Yes, the giant Frigate birds do steal fish right out of the mouths of gulls, but the fish abound. The hawk can feast on small marine iguanas, baby turtles do languish and die on the beach, and desiccating baby seals dot the beach in Genovesa. But Darwin’s famed finches have different feasts from the blue-footed boobies and iguanas. And thus you see black lava beaches where sunbathers include mammals, reptiles, birds and the occasional human interloper, all in respectful harmony. It is impressive and makes me wonder.
Has our own human desire to have more, better, bigger perhaps caused a natural selection necessitating blindness to the needs, wails and moans of others in our backyards and across the globe? When some more radical pundits propose that we, the hyper-mobile, super rich American middle to upper class have alienated much of the world by our patterns of over consumption in every arena of our lives, it is viewed as heresy and anti-patriotic blather bordering on treason.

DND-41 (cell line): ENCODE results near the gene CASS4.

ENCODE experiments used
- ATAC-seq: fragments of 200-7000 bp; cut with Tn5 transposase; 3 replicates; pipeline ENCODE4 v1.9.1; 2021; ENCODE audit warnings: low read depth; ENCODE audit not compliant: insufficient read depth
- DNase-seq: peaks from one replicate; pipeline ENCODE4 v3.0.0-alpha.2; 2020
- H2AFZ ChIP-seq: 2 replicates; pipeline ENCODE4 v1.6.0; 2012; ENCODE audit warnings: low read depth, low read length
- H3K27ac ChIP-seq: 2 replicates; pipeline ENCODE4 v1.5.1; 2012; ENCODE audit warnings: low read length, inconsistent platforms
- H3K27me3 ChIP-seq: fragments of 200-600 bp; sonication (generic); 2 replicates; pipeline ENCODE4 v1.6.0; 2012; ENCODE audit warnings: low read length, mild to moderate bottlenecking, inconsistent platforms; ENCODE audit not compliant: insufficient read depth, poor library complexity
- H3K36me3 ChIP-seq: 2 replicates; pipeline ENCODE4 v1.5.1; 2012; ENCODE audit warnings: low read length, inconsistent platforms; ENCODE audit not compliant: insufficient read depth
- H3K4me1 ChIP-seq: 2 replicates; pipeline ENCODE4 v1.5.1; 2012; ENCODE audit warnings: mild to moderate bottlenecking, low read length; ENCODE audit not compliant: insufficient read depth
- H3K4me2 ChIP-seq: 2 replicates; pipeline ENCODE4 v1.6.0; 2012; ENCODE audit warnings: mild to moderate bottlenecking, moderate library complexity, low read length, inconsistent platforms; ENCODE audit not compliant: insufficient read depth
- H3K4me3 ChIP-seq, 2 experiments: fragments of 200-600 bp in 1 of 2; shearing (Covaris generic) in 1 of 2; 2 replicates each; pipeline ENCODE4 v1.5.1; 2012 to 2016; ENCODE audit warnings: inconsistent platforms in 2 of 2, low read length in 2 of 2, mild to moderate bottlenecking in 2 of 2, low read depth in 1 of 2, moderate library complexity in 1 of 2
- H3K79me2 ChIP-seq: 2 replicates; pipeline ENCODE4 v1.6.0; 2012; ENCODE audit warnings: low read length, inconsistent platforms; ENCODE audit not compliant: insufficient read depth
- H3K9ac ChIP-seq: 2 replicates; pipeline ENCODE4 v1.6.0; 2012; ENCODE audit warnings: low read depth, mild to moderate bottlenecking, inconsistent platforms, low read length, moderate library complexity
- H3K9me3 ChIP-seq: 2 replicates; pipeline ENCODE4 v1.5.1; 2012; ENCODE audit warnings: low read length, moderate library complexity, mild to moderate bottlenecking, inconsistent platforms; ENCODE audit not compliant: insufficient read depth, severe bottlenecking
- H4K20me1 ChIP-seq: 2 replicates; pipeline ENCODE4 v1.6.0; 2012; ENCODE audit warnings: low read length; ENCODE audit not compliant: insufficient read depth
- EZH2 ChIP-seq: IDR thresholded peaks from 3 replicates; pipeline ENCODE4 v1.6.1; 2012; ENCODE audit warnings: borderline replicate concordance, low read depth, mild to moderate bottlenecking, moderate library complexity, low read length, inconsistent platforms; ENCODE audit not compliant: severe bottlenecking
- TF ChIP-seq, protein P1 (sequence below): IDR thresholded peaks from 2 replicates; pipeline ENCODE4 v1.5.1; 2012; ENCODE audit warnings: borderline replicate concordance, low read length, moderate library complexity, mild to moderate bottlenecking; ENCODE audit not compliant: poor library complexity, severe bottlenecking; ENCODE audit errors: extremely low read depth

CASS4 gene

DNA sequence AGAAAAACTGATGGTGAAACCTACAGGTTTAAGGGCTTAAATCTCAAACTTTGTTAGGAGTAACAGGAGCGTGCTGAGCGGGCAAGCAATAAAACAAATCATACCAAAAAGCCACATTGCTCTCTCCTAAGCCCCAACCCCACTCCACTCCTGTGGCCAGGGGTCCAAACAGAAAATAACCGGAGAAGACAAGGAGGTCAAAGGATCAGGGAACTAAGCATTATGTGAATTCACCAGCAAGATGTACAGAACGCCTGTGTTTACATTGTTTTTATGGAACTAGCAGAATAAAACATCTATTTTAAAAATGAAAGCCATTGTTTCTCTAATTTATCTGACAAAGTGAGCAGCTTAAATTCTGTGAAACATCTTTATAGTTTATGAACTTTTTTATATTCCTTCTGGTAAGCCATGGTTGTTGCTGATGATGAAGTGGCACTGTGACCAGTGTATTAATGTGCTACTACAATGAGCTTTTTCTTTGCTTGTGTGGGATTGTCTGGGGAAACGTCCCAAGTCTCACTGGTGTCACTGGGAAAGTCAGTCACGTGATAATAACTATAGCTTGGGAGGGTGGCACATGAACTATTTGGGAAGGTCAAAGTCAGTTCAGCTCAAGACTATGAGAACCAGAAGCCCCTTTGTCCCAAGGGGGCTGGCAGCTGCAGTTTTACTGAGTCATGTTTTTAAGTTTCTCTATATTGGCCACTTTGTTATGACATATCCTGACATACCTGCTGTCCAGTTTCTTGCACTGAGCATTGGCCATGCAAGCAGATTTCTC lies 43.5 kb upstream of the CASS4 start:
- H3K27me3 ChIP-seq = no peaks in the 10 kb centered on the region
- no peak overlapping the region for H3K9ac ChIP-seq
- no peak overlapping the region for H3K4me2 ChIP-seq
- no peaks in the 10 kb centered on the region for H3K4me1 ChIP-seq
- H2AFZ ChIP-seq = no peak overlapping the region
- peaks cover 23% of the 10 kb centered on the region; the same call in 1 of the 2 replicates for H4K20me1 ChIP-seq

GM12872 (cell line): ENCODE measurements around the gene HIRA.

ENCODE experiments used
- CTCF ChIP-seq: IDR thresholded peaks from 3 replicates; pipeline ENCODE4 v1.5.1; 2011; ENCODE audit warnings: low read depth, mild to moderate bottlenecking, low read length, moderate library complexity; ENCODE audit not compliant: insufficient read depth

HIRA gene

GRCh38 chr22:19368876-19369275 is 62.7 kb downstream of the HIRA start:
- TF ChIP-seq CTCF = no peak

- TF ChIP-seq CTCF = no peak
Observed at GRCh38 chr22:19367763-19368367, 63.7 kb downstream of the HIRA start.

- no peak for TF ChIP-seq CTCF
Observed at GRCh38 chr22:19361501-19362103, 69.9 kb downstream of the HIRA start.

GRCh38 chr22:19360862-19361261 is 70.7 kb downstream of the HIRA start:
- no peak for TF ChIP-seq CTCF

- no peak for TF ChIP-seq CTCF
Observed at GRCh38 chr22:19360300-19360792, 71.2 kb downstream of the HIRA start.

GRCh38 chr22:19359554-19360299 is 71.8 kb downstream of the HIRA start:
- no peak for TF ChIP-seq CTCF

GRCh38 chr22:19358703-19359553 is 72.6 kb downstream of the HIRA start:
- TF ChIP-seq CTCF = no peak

Today I sit writing aboard a small yacht, the Letty bobbing atop the Pacific Ocean. I eschewed the trek to the tiny island of Bartolome with the rest of my 14 cohorts from an eco-voyage, to observe what looks like the moon. I have selected, naturally, to remain shipboard and write. I am a very gregarious person who requires large doses of alone time to keep up with an inner life that often feels neglected by my attentions to others. This is my rhythm; and at heart what propels me is a desire to be kind, to do well for myself, and others, in a widening circle.